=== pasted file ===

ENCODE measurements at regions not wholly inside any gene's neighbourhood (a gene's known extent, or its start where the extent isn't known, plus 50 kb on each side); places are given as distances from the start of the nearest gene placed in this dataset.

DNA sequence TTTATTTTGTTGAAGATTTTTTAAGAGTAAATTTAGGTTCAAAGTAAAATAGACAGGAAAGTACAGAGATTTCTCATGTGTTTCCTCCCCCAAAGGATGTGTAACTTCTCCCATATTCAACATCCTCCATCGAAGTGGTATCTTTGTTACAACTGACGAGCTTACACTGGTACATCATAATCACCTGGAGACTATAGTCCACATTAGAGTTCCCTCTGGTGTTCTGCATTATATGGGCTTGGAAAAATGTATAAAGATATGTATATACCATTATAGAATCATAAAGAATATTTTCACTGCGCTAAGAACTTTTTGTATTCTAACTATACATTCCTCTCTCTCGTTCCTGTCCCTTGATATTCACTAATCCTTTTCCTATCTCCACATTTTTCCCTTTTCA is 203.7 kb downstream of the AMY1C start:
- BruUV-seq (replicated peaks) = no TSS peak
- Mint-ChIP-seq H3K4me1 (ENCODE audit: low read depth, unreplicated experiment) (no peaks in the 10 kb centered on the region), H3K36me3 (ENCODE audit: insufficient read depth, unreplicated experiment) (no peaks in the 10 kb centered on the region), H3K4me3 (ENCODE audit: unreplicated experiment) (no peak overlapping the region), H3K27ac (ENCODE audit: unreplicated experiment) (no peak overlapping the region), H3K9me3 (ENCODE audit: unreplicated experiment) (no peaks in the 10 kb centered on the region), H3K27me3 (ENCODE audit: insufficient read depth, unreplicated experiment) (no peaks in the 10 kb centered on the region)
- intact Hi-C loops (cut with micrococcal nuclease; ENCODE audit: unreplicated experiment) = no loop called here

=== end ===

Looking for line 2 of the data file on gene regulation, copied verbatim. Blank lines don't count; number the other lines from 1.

DNA sequence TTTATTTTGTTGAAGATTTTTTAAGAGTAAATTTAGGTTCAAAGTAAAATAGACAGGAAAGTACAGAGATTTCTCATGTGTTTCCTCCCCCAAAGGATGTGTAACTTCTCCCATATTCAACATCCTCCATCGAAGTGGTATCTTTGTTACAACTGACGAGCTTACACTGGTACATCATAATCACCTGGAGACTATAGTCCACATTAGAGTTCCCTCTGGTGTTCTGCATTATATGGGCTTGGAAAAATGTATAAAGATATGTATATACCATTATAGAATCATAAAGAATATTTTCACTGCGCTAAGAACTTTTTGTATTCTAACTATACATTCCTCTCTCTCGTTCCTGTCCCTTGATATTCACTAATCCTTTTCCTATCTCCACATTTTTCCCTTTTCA is 203.7 kb downstream of the AMY1C start: